The (Half) Truth About Judge Sonia Sotomayor
When senators deliver their opening statements at the confirmation hearings for Supreme Court nominee Sonia Sotomayor on Monday, you can be sure of a few things:
Someone will mention that she's a lifelong Yankees fan (no need to fact-check that) and Republican senators will criticize her for the New Haven firefighter case, her comments about how race and ethnicity affect judicial decisions and the fact that some of her rulings (now including New Haven) have been overturned by the Supreme Court.
Since Sotomayor was nominated on May 26, 2009, we've examined the main attacks against Sotomayor and reached the same Truth-O-Meter ruling in nearly every one: Half True.
We usually give a range of rulings on any given subject, so it's unusual to have so many Half True ratings on the same topic. Six of the eight claims we've checked on Sotomayor have been earned that rating.
The Republican National Committee got a Half True for its claim that she has said that "policy is made on the U.S. Court of Appeals." We found she said something along those lines but that the RNC was taking the comment out of context.
The conservative Judicial Confirmation Network earned a Half True for saying that Sotomayor thinks "that one’s sex, race and ethnicity ought to affect the decisions one renders from the bench." That one too was taken out of context.
And the same goes for the Libertarian National Committee's claim that she's had cases reversed by the Supreme Court "a troubling four times." The Libertarian group made it sound like she was a bungling jurist, but the experts we consulted said her rate of cases overturned was typical. Half True , again.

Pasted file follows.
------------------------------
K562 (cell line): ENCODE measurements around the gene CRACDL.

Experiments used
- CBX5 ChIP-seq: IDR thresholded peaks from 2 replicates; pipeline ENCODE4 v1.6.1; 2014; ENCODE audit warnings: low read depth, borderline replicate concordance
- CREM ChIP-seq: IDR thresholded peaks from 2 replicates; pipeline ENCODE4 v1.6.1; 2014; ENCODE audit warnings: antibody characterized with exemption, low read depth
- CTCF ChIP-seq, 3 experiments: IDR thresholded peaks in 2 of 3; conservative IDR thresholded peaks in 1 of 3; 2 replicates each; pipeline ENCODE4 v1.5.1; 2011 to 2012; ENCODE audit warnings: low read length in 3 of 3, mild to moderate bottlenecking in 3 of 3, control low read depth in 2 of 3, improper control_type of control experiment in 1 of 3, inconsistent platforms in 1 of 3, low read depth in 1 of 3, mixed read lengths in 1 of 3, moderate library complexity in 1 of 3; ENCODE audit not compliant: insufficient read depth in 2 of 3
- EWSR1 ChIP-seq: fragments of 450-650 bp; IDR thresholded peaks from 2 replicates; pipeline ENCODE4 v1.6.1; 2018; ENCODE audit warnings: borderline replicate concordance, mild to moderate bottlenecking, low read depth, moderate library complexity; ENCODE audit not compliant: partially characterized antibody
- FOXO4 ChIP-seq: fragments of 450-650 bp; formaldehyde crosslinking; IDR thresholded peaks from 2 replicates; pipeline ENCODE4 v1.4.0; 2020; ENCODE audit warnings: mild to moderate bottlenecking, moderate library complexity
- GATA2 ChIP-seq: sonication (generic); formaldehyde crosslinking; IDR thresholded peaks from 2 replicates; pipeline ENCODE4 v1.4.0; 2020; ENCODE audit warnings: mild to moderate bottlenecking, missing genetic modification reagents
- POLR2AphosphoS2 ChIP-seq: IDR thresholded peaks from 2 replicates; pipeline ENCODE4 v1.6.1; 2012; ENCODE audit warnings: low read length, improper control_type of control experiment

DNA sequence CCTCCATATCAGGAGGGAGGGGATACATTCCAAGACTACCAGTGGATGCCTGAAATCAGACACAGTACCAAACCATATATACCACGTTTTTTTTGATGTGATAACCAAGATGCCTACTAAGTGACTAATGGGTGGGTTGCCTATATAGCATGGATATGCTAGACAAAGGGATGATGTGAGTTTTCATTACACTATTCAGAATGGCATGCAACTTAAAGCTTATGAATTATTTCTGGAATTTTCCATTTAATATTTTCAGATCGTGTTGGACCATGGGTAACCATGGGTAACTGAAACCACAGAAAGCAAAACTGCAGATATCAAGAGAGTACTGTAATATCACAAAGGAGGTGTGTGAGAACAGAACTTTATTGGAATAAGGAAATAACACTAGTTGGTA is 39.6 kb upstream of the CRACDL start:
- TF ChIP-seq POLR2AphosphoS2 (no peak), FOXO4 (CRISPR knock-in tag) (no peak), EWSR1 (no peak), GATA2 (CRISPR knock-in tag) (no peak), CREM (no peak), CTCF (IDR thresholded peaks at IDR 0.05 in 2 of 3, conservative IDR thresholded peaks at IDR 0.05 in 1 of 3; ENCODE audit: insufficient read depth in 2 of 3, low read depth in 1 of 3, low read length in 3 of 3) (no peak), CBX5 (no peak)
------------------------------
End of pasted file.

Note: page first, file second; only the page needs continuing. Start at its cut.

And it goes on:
Even President Barack Obama got a Half True — for his comments praising her. He claimed Sotomayor "would bring more experience on the bench . . . than anyone currently serving on the United States Supreme Court." We found that she was highly experienced, but not significantly moreso than some of the other justices when they were confirmed.
It's worth noting that the two claims that earned something other than Half True were made by pundits. Rush Limbaugh earned a Barely True for distorting her ruling in the New Haven case. And in our newest item, Ann Coulter earned a False for suggesting that Sotomayor issued an unsigned opinion in the New Haven case because she was trying to duck responsibility for it.
Tom Goldstein, a Washington attorney who specializes in Supreme Court cases and runs the well-respected SCOTUSBlog, which follows the court, said the middle-of-the meter readings reflect a middle-of-the-road nominee.
"I think this is the natural consequence of the fortunate fact that Sotomayor — like Roberts and Alito before her — are actually good, non wild-eyed nominees. So opponents really have to stretch," Goldstein said in an e-mail message to PolitiFact.
But they do stretch. "It's also a consequence of the nature of the public's interest in the law that no one pays attention unless the other side is painted basically as a lunatic," he said.